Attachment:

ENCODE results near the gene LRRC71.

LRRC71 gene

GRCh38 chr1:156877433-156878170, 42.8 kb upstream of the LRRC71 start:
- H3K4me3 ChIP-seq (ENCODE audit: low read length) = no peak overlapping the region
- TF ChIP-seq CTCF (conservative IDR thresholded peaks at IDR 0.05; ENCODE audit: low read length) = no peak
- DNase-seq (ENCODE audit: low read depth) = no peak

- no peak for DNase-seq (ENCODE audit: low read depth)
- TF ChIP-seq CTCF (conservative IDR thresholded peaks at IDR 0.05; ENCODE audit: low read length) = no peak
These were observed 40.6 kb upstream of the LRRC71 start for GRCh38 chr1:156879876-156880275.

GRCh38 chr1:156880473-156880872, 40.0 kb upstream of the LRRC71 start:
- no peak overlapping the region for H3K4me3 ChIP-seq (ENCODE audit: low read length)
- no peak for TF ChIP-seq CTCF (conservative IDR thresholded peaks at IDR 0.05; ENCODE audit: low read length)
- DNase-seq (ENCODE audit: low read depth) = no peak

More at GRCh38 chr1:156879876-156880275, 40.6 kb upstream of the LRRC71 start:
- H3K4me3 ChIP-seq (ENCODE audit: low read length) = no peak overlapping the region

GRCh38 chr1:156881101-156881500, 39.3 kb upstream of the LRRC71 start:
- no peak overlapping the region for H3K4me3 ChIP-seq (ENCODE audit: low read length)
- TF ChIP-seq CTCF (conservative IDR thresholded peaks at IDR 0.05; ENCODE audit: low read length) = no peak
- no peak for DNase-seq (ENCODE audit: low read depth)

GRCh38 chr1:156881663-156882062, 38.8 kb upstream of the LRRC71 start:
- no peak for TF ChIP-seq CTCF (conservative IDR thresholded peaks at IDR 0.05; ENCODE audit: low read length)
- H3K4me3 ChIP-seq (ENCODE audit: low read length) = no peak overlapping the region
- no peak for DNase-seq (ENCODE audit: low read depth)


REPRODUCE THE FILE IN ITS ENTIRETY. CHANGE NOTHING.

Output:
ENCODE results near the gene LRRC71.

LRRC71 gene

GRCh38 chr1:156877433-156878170, 42.8 kb upstream of the LRRC71 start:
- H3K4me3 ChIP-seq (ENCODE audit: low read length) = no peak overlapping the region
- TF ChIP-seq CTCF (conservative IDR thresholded peaks at IDR 0.05; ENCODE audit: low read length) = no peak
- DNase-seq (ENCODE audit: low read depth) = no peak

- no peak for DNase-seq (ENCODE audit: low read depth)
- TF ChIP-seq CTCF (conservative IDR thresholded peaks at IDR 0.05; ENCODE audit: low read length) = no peak
These were observed 40.6 kb upstream of the LRRC71 start for GRCh38 chr1:156879876-156880275.

GRCh38 chr1:156880473-156880872, 40.0 kb upstream of the LRRC71 start:
- no peak overlapping the region for H3K4me3 ChIP-seq (ENCODE audit: low read length)
- no peak for TF ChIP-seq CTCF (conservative IDR thresholded peaks at IDR 0.05; ENCODE audit: low read length)
- DNase-seq (ENCODE audit: low read depth) = no peak

More at GRCh38 chr1:156879876-156880275, 40.6 kb upstream of the LRRC71 start:
- H3K4me3 ChIP-seq (ENCODE audit: low read length) = no peak overlapping the region

GRCh38 chr1:156881101-156881500, 39.3 kb upstream of the LRRC71 start:
- no peak overlapping the region for H3K4me3 ChIP-seq (ENCODE audit: low read length)
- TF ChIP-seq CTCF (conservative IDR thresholded peaks at IDR 0.05; ENCODE audit: low read length) = no peak
- no peak for DNase-seq (ENCODE audit: low read depth)

GRCh38 chr1:156881663-156882062, 38.8 kb upstream of the LRRC71 start:
- no peak for TF ChIP-seq CTCF (conservative IDR thresholded peaks at IDR 0.05; ENCODE audit: low read length)
- H3K4me3 ChIP-seq (ENCODE audit: low read length) = no peak overlapping the region
- no peak for DNase-seq (ENCODE audit: low read depth)